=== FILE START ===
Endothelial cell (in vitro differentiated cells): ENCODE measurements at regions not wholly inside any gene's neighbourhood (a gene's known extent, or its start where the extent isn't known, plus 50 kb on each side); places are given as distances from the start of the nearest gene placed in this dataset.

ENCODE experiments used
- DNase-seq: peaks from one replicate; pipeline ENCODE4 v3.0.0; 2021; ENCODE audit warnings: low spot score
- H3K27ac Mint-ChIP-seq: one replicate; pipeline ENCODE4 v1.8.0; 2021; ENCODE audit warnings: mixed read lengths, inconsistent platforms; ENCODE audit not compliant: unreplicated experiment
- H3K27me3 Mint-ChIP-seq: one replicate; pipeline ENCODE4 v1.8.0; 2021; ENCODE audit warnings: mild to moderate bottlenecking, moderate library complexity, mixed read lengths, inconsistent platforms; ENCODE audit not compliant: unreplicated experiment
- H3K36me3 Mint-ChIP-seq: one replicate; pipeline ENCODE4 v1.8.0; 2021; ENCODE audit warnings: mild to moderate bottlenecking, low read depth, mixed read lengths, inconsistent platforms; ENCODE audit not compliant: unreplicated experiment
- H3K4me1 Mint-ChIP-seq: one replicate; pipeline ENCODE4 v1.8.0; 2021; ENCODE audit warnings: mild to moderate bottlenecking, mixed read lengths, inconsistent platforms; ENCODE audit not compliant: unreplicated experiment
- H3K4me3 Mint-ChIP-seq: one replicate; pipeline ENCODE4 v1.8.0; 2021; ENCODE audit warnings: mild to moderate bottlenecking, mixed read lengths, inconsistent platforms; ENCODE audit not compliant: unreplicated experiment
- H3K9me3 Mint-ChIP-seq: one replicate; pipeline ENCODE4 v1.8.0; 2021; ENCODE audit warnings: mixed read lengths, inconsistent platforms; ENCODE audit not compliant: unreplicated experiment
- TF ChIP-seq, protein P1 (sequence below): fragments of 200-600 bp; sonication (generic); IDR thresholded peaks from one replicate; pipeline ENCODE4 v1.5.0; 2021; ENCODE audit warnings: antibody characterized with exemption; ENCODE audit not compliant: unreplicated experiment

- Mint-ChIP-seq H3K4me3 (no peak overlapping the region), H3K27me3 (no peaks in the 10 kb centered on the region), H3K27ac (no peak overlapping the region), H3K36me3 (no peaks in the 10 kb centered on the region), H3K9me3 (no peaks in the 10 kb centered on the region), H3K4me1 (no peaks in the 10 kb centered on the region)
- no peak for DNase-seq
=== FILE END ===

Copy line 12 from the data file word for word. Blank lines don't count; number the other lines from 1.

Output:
- no peak for DNase-seq